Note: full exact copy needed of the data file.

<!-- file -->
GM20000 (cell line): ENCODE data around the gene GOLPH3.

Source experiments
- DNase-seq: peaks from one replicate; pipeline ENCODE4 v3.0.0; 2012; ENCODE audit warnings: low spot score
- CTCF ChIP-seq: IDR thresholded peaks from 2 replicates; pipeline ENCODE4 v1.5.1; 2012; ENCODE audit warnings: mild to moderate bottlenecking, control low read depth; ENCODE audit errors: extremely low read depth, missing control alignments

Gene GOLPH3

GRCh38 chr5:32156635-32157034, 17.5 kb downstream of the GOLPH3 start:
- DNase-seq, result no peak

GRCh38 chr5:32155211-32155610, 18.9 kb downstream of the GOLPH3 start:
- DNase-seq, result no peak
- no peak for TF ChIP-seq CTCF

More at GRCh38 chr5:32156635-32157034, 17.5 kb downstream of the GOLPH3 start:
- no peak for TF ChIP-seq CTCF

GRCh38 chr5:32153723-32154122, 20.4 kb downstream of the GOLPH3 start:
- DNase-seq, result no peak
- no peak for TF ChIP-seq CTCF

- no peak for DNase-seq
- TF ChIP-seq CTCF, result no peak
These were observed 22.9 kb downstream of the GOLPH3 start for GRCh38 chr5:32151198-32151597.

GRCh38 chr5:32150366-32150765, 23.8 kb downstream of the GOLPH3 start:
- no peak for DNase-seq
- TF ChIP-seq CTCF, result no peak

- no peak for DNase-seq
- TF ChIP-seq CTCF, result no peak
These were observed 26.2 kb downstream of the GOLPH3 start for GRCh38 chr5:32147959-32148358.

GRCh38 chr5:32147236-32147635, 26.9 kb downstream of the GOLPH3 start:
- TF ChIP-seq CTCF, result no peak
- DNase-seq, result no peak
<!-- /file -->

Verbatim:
GM20000 (cell line): ENCODE data around the gene GOLPH3.

Source experiments
- DNase-seq: peaks from one replicate; pipeline ENCODE4 v3.0.0; 2012; ENCODE audit warnings: low spot score
- CTCF ChIP-seq: IDR thresholded peaks from 2 replicates; pipeline ENCODE4 v1.5.1; 2012; ENCODE audit warnings: mild to moderate bottlenecking, control low read depth; ENCODE audit errors: extremely low read depth, missing control alignments

Gene GOLPH3

GRCh38 chr5:32156635-32157034, 17.5 kb downstream of the GOLPH3 start:
- DNase-seq, result no peak

GRCh38 chr5:32155211-32155610, 18.9 kb downstream of the GOLPH3 start:
- DNase-seq, result no peak
- no peak for TF ChIP-seq CTCF

More at GRCh38 chr5:32156635-32157034, 17.5 kb downstream of the GOLPH3 start:
- no peak for TF ChIP-seq CTCF

GRCh38 chr5:32153723-32154122, 20.4 kb downstream of the GOLPH3 start:
- DNase-seq, result no peak
- no peak for TF ChIP-seq CTCF

- no peak for DNase-seq
- TF ChIP-seq CTCF, result no peak
These were observed 22.9 kb downstream of the GOLPH3 start for GRCh38 chr5:32151198-32151597.

GRCh38 chr5:32150366-32150765, 23.8 kb downstream of the GOLPH3 start:
- no peak for DNase-seq
- TF ChIP-seq CTCF, result no peak

- no peak for DNase-seq
- TF ChIP-seq CTCF, result no peak
These were observed 26.2 kb downstream of the GOLPH3 start for GRCh38 chr5:32147959-32148358.

GRCh38 chr5:32147236-32147635, 26.9 kb downstream of the GOLPH3 start:
- TF ChIP-seq CTCF, result no peak
- DNase-seq, result no peak